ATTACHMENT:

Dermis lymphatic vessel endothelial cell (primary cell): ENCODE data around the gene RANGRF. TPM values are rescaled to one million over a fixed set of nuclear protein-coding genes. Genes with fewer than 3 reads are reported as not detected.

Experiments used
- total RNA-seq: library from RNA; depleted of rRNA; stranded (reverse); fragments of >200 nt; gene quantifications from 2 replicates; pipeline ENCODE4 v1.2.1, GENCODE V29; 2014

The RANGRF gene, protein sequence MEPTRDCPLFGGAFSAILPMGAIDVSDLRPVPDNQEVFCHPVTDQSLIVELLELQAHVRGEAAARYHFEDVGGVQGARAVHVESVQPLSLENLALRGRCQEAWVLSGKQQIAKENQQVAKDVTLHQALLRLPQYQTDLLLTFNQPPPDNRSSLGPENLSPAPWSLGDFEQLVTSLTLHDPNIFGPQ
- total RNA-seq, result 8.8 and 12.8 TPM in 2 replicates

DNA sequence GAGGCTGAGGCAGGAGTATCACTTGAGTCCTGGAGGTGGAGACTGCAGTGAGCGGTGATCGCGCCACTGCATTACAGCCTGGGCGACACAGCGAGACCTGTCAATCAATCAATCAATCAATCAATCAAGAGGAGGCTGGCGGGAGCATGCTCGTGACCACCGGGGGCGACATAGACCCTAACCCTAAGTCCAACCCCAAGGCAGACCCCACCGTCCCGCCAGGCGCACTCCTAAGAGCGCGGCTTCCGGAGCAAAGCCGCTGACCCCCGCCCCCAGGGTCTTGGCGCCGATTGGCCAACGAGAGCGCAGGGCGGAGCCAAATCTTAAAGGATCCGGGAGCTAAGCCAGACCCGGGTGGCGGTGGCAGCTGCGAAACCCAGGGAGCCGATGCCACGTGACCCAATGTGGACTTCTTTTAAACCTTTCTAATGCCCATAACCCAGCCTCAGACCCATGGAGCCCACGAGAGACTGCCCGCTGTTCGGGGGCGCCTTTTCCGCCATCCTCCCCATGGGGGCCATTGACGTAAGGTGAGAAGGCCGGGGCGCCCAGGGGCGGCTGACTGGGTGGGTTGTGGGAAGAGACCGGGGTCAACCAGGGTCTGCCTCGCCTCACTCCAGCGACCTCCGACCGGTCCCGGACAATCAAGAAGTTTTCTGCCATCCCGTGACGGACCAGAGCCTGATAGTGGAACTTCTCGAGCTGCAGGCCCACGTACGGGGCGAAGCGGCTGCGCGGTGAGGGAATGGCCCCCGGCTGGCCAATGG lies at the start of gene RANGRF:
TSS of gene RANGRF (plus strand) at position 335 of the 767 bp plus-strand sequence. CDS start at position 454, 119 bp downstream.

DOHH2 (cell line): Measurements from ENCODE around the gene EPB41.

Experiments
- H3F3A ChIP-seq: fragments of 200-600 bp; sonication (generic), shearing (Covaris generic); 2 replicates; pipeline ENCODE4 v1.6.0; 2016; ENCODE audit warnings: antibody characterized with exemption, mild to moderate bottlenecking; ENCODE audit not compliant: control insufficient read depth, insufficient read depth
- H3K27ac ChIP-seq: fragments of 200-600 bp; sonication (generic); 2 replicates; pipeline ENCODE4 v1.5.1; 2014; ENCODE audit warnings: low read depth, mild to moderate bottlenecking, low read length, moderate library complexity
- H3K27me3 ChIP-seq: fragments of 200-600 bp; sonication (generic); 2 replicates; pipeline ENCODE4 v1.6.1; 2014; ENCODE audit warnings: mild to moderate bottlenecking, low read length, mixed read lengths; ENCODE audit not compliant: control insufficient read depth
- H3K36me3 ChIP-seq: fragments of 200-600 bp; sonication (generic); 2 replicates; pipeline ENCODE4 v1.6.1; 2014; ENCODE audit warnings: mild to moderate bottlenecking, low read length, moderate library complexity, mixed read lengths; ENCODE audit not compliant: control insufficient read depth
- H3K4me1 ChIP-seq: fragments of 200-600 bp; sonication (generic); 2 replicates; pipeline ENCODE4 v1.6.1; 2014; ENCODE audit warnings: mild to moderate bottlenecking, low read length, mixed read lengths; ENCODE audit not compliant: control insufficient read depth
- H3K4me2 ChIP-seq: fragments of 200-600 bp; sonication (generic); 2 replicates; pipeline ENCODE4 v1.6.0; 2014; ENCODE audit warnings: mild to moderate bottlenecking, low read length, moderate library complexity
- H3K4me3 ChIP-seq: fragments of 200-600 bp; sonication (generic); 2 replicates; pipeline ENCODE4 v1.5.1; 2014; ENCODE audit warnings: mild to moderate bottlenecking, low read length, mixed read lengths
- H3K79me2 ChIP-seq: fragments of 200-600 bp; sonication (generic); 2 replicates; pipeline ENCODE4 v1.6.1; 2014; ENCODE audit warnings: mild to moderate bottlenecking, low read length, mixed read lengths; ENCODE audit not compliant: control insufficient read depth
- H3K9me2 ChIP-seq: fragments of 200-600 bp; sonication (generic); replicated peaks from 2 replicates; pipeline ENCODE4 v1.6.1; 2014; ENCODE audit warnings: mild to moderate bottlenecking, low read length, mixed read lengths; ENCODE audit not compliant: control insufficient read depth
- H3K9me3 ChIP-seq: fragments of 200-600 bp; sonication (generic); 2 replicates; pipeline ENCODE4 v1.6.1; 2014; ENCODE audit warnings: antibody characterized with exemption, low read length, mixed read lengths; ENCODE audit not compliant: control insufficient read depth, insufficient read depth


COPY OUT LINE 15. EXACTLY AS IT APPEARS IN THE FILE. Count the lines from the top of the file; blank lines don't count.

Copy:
- H3K4me2 ChIP-seq: fragments of 200-600 bp; sonication (generic); 2 replicates; pipeline ENCODE4 v1.6.0; 2014; ENCODE audit warnings: mild to moderate bottlenecking, low read length, moderate library complexity